|Height:||175 cm (5' 9'')|
|Birth Day:||September 27, 1963|
|Birth Place:||Jersey City, United States|
|Height:||175 cm (5' 9'')|
|Weight:||in kg - N/A|
Real Estate: In 2018, it was reported that Marc Maron had successfully sold his home in Highland Park for $920,000. He originally purchased the property back in 2003 for approximately $375,000. While the house itself is certainly an attractive prospect, the detached garage is probably the most notable aspect of the entire property. This garage was where Marc recorded countless episodes of "WTF with Marc Maron", including the Barack Obama interview. He originally listed the residence for $750,000, but for whatever reason, a bidding war erupted and the price ballooned by over $170,000.
That's quite an impressive profit margin for a real estate deal, especially when you consider the fact that the house itself offers just 932 square feet of living space. That being said, the residence has a large outdoor area thanks to an 8,114-square-foot lot, complete with an attractive patio and wooden deck. Many observers believe that the house was sought after because of its historical and cultural value.
He studied English at Boston University before starting his comedy career at The Comedy Store in Los Angeles. In the early days he was a fixture in Sam Kinison's crew.
In 1986, Maron graduated from Boston University with a B.A. in English literature.
Maron first performed standup in 1987 when he was 24 years old. However, his professional comedy career began at The Comedy Store in Los Angeles where he became an associate of Sam Kinison. He later moved to New York City and became part of the New York alternative comedy scene. During the summer of 1994, he appeared a few times on Monday open-mic night, coordinated by Tracey Metzger, at the now-closed Greenwich Village location of the Boston Comedy Club. He auditioned unsuccessfully for the 1995 Saturday Night Live cast overhaul and attributes being passed over to being high during a meeting with show creator and producer Lorne Michaels.
His first one-man show, Jerusalem Syndrome, had an extended off-Broadway run in 2000 and was released in book form in 2001. In 2009, he began workshopping another one-man show, Scorching The Earth. According to Maron (in Scorching The Earth), these two shows "bookend" his relationship with his second wife, comic Mishna Wolff, which ended in a bitter divorce.
His only major film credit for years was a small part credited as "angry promoter" in the 2000 Cameron Crowe film Almost Famous, in which he is first seen fighting with Noah Taylor's character and then yelling at and chasing after the main characters as they drive away on a bus, at which point he yells, "Lock the gates!" which is now used in the intro to his podcasts. He was also featured at the Luna Lounge in the 1997 mockumentary Who's the Caboose? starring Sarah Silverman and Sam Seder. In 2019, Maron starred in a Lynn Shelton-directed comedy film titled Sword of Trust.
From almost the first day of the liberal talk radio network Air America's broadcasts in 2004, Maron co-hosted Morning Sedition, a three-hour early-morning radio show with Mark Riley that aired weekdays from 6 am to 9 am Eastern time. The show was unique in the Air America lineup in its heavy reliance on both live and pre-produced sketch comedy, utilizing the talents of staff writers as well as the on-air hosts. The format was a left-leaning near-satire of typical morning "Buddy" radio programs, including recurring characters, interviews and listener call-in segments, and it attracted a loyal fan base.
Maron continued to be a standup performer and also began to appear on television; his voice was used in episodes of Dr. Katz, Professional Therapist, and he hosted Short Attention Span Theater for a time. He also recorded half-hour specials for HBO and Comedy Central Presents as well as comedy showcases like the Cam Neely Foundation fundraiser, which also featured performers such as Jon Stewart, Denis Leary and Steven Wright. He frequently appeared in the live alternative standup series he had organized with Janeane Garofalo called Eating It, which used the rock bar Luna Lounge in New York's Lower East Side as its venue, from the 1990s until the building was razed in 2005.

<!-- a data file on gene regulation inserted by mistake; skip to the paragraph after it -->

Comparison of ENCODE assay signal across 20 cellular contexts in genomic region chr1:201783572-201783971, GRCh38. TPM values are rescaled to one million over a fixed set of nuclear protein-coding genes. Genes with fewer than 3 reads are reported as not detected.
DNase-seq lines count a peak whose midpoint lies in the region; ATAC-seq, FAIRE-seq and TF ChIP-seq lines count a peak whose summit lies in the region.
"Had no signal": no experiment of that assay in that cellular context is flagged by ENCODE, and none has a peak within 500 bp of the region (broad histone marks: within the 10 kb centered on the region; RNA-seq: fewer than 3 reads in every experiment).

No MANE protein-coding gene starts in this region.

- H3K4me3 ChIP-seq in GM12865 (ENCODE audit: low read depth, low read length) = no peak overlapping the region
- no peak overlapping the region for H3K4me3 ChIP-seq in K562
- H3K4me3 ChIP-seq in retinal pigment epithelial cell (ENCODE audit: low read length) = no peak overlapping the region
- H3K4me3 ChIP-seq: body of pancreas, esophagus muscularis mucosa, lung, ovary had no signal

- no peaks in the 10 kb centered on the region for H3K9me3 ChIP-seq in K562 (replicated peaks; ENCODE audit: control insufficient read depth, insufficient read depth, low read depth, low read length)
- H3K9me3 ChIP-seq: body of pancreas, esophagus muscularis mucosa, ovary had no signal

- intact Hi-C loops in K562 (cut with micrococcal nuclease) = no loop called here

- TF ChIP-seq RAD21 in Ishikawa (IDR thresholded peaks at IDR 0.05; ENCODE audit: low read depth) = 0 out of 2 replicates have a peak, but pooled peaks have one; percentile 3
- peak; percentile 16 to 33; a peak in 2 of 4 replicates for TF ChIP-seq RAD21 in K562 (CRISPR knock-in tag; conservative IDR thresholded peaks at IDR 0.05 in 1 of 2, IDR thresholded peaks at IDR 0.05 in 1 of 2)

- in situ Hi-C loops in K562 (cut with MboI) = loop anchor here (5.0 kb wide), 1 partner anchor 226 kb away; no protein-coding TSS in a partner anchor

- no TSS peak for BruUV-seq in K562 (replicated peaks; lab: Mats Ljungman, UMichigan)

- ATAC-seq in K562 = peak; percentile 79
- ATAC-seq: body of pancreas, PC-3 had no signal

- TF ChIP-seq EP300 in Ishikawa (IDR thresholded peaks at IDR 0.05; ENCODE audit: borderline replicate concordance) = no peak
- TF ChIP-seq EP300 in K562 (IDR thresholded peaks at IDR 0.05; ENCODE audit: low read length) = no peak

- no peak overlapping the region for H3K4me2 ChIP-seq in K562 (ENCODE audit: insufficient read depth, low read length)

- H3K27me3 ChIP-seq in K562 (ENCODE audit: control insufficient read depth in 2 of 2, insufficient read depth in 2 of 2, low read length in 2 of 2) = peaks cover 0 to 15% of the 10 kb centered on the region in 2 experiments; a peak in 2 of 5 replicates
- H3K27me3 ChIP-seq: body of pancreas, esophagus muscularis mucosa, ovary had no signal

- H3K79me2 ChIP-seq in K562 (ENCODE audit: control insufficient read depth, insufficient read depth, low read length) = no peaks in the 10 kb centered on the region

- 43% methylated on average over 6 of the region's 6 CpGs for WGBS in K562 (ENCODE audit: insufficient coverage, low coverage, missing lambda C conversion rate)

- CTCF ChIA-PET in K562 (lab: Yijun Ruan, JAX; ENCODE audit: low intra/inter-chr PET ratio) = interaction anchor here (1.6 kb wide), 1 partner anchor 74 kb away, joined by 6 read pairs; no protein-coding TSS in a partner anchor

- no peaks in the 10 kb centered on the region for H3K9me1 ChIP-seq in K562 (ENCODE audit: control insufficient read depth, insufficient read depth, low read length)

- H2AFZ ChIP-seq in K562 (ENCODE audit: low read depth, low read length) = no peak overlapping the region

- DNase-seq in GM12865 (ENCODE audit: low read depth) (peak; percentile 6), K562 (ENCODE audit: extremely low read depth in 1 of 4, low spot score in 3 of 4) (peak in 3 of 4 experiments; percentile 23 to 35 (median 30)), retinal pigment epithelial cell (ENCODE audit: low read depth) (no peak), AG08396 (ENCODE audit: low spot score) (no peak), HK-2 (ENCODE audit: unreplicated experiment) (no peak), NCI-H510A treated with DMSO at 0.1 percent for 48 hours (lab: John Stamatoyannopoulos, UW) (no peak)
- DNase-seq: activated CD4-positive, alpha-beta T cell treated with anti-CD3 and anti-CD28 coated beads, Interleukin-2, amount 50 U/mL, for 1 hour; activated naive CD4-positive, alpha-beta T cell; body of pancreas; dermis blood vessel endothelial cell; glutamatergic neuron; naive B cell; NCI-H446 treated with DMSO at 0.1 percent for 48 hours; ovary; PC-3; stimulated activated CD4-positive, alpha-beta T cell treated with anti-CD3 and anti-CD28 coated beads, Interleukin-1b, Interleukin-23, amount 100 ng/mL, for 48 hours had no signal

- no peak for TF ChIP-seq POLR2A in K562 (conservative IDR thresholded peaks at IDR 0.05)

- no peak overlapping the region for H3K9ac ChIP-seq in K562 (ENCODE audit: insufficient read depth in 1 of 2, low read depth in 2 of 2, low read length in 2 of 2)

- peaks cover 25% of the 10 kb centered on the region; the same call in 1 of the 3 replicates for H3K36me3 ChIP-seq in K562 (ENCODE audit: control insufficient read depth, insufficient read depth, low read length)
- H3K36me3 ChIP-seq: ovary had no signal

As 2005 came to an end, it became known that Maron's contract would not be renewed on its December 1, 2005, end date because of problems with then Air America executive Danny Goldberg. Goldberg reportedly did not "get" the comedy or agree with the satiric and often angry tone set by Maron and other writers (Jim Earl and Kent Jones) for a morning drive-time show. On November 28, 2005, it was officially announced that Maron's contract had not been renewed. His last Morning Sedition broadcast was on December 16, 2005, and the show was discontinued shortly thereafter.
On February 28, 2006, Maron began hosting a nighttime radio program with Jim Earl as a sidekick for KTLK Progressive Talk 1150AM in Los Angeles called The Marc Maron Show from 10:00 pm until midnight PST. The program was frequently delayed (sometimes for over an hour) owing to KTLK's contractual agreement to broadcast local sports events that would often go into overtime. The Marc Maron Show was never nationally syndicated by Air America despite reported contractual clauses promising such. The show was streamed online live, but the show was not publicized, and the existence of the stream was not well promoted.
Maron has been married twice, once to Kimberly Reiss and once to Mishna Wolff, a former standup comedian. Both relationships have figured prominently in his act at various times. During numerous appearances at the Edinburgh Fringe festival in 2007, Maron riffed on his then-recent separation and divorce from Wolff.
In May 2008, he toured with Eugene Mirman and Andy Kindler in Stand Uppity: Comedy That Makes You Feel Better About Yourself and Superior to Others. In January 2009, a collaboration with Sam Seder which had begun in September 2007 as a weekly hour-long video webcast became Breakroom Live with Maron & Seder, produced by Air America. Until its cancellation in July 2009, the show was webcast live weekdays at 3 pm Eastern, with episodes archived for later viewing as well. In its final incarnation, the show was quite informal, taking place in the actual break room of Air America Media, with the cafeteria vending machines just off-camera. This meant occasional distractions when Air America staff and management alike would occasionally come in for food and drink. Maron and Seder held court in an online "post-show chat" with viewers, in an even less formal continuation of each webcast, after the credits had rolled.